Subject Source: Library of Congress Subject HeadingsScope Note: Created For = CW
Found in 388 Collections and/or Records:
Scope and Contents Note collected from Duncan Cameron, police officer, Lochaline [Loch Àlainn, Earra Ghàidheal/Argyllshire] which reads 'Aithean guail 6 or 7 of got in Bailiocrach Mull Ealaghual = wood coal, especially of the willow.' [Baile Ìochdrach, Gomastra/Isle of Gometra, Am Muile/Isle of Mull].
Scope and Contents Note probably collected from Donald MacColl, foxhunter, Glencreran, Earra Ghàidheal/Argyllshire, about 'Am Muilear Beag' that he must have been the miller of Innerfola [Earra Ghàidheal/Argyllshire] and at [the Battle of] Culloden and that 'Carmichaels [were] great cronies of Innernahyles [Stewarts] - his leine chneis' [leine-chneis or leine-chnois 'confidant']. Also notes that the word 'fonnag' means a small man.
Scope and Contents Note about an ant hill 'close to Leacan drom' [Leacan Drom, Earra Ghàidheal/Argyllshire] recording its dimensions and a phrase which reads 'Cha bu toil liom do fo d chomarsaich - Bu choma liom'.
Scope and Contents Note about 'an t-eòlas balbh' [the dumb charm] that it takes the sting out of a burn. Text has been scored through as if transcribed elsewhere.
Scope and Contents Note about Beinn Li [Beinn Lì/Ben Lee, An t-Eilean Sgitheanach/Isle of Skye] that it has a well on top and that there are lots of wells around the hill. The accompanying vocabulary note reads 'Grud = Low dirty smear [-]'
Scope and Contents Note about birds found on Islay including 'Catheag C- bheag nan cudainean' [possibly cathag-dhearg chasach the red-legged crow or chough] describing how it catches its food from the sea; a note on the fhaoilean [faoileann or seagull]; the call of the brid [oyster-catcher]; that the loinean [blackbirds] are the same size as druidean [starlings] and that 'No dog will eat the bone of the truide[ag]' [druideag or starling] because a starling 'gave seed to the prophet of old' and the prophet gave it...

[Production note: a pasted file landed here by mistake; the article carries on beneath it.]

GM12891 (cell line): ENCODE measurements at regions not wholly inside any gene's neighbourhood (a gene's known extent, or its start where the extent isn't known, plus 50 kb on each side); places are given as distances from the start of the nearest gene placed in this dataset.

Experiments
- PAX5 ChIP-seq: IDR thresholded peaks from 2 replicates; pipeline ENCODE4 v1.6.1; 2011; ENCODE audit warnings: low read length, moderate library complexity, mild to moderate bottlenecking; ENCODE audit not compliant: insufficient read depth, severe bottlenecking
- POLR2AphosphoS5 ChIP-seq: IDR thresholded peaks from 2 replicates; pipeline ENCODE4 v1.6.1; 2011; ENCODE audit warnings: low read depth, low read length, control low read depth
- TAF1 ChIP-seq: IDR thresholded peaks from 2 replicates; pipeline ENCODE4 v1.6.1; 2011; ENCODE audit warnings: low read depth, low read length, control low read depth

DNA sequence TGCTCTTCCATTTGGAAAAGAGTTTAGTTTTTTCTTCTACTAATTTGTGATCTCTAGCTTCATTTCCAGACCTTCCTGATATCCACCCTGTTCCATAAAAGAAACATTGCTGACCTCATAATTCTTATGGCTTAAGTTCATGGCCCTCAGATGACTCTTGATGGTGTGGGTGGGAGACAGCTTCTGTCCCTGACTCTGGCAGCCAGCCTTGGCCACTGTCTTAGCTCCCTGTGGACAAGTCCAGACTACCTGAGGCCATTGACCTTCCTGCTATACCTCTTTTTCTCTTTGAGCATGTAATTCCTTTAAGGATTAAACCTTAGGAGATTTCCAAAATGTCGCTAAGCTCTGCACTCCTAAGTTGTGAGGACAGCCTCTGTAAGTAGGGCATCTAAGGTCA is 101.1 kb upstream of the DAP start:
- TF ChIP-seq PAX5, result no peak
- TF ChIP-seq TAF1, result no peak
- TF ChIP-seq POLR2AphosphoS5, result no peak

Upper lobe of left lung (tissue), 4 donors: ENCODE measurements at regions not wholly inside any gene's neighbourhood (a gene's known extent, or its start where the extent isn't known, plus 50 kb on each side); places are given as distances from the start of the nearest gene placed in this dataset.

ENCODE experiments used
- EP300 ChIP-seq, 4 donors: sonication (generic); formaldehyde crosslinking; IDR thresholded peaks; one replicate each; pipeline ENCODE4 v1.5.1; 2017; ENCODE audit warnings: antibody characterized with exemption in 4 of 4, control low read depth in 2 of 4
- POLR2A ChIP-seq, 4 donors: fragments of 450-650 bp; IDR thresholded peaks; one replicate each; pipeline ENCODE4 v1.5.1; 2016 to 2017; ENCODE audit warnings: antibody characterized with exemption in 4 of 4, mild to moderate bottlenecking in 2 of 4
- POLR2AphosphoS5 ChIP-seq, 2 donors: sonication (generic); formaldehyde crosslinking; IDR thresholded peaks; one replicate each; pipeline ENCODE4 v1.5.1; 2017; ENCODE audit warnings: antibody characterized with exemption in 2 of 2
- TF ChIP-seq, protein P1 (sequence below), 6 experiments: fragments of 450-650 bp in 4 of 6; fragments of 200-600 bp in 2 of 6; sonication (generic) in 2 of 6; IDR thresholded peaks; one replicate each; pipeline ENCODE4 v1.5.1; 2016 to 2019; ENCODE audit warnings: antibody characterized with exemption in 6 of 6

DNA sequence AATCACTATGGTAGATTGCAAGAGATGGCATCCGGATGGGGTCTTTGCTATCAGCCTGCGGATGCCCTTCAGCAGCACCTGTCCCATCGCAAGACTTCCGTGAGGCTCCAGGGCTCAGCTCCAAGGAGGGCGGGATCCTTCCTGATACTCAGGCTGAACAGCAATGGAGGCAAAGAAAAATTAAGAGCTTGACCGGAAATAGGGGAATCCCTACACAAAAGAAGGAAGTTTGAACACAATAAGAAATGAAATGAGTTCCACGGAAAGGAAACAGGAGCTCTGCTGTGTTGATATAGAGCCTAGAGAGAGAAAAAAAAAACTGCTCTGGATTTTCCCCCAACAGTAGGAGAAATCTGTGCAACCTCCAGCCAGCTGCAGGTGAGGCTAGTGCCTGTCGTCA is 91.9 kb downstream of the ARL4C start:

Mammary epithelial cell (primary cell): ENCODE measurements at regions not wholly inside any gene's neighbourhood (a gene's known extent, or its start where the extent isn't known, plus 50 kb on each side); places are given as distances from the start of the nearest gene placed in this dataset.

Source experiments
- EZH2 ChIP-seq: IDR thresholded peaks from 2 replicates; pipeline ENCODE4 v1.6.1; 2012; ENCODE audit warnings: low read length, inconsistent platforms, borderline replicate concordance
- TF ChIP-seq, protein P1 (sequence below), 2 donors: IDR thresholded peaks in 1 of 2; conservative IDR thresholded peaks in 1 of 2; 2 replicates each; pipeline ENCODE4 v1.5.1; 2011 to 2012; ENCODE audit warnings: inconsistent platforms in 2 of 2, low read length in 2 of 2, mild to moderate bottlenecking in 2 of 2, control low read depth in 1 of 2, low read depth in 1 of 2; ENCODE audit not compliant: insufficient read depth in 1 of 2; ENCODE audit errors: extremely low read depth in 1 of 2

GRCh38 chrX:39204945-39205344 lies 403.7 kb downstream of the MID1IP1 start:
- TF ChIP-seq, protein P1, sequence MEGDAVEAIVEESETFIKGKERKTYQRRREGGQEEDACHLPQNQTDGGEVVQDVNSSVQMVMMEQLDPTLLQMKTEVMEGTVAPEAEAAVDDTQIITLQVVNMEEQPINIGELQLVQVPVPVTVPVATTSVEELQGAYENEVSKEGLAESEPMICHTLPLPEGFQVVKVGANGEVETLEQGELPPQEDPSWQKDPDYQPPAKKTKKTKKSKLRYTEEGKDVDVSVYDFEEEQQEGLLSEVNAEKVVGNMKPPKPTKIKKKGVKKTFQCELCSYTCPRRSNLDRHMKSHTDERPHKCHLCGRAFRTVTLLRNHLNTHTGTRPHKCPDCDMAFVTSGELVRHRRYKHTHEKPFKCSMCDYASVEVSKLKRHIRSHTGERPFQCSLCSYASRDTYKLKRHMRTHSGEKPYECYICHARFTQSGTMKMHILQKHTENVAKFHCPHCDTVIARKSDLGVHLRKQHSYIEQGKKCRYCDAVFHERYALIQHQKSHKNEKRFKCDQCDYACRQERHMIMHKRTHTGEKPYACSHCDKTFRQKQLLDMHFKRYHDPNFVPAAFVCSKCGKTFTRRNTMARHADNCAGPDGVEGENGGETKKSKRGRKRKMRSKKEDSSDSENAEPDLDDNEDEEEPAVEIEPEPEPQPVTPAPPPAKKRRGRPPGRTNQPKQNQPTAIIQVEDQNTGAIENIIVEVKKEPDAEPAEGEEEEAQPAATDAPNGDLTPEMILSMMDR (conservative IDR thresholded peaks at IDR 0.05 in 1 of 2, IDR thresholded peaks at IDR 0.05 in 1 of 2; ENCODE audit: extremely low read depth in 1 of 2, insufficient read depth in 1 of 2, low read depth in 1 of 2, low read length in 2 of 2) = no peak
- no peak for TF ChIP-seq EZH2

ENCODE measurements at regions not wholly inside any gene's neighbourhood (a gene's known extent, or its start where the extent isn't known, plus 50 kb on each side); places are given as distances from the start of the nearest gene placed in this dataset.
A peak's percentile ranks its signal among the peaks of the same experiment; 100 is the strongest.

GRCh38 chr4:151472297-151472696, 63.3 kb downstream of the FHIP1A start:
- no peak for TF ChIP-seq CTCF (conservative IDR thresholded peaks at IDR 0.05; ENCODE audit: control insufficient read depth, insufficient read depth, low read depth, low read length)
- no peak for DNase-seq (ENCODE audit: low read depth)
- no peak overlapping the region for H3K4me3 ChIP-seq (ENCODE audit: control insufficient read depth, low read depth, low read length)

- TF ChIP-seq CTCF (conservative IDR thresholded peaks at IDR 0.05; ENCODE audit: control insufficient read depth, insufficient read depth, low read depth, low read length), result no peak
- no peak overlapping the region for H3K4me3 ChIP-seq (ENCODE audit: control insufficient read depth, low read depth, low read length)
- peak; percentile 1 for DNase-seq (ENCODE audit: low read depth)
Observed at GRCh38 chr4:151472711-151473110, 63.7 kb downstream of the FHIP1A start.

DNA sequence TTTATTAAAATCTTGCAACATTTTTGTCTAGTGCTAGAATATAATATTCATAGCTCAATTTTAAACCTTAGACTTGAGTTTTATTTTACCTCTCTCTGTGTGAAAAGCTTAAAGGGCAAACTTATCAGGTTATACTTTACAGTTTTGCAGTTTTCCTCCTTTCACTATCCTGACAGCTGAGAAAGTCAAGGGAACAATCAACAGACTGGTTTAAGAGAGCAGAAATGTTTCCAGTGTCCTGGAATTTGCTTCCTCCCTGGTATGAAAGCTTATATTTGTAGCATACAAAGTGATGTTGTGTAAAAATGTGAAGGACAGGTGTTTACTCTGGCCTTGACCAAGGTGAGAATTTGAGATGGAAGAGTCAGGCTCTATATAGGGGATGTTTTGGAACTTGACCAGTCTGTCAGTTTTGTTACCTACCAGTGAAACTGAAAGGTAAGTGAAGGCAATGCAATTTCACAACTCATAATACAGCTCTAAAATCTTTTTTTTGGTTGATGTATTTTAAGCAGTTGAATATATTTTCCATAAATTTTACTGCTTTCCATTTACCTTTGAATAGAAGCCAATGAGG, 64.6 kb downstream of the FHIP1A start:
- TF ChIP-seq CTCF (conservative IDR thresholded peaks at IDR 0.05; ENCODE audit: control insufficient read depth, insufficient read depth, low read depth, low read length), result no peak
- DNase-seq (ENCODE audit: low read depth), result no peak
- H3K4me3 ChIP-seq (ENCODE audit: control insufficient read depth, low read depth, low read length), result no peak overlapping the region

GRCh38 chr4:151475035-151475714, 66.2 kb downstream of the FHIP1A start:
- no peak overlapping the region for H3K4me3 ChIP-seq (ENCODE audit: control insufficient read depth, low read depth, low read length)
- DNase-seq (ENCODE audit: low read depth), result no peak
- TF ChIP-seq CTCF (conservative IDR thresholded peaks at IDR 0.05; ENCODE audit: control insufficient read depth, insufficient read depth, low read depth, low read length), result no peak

Scope and Contents Note about boiling burdock [searcan] and horns [croic nam fiadh] for treating consumption. Text has been scored through as if transcribed elsewhere.
Scope and Contents Note about breid an crannaig, that it 'was the crosgaoileit worn on infants a triangular pice of cloth on on[e] side of the head on m[arried] women'.
Scope and Contents Burial customs on Barraigh/Isle of Barra, probably collected from Ciorstan MacLean née Cameron, Leideag, Barraigh/Isle of Barra, telling how a 'bonnach tollt' was put in the coffin and a coin is put under the coffin in the grave. 'The toll saved the bonnach from the corra-chagailt...Even the coin in the fasnadh had to be treated in a peculiar way to save it from the sithich' [fairies].' The vocabulary notes include 'Tàsg = the bird that foretells death tri sgramhann granda - less than a crane.'...
Scope and Contents Note about 'Cragan agus Suileag' collected from Angus MacAulay, aged 82, An Cnoc/Knock, Eilean Leòdhais/Isle of Lewis stating that cnagain are made from clay beaten with a stick until it is 'tough and consistent' after which it is 'built up layer by layer like planking a boat'. Also a vocabulary note stating that a 'sgeip[is] a thing for souring cream'. Either a sgeip or a cnagan is noted as having been bought from John MacLeod of Paible [Pabail Uarach/Upper Bayble or Pabail Iarach/Lower...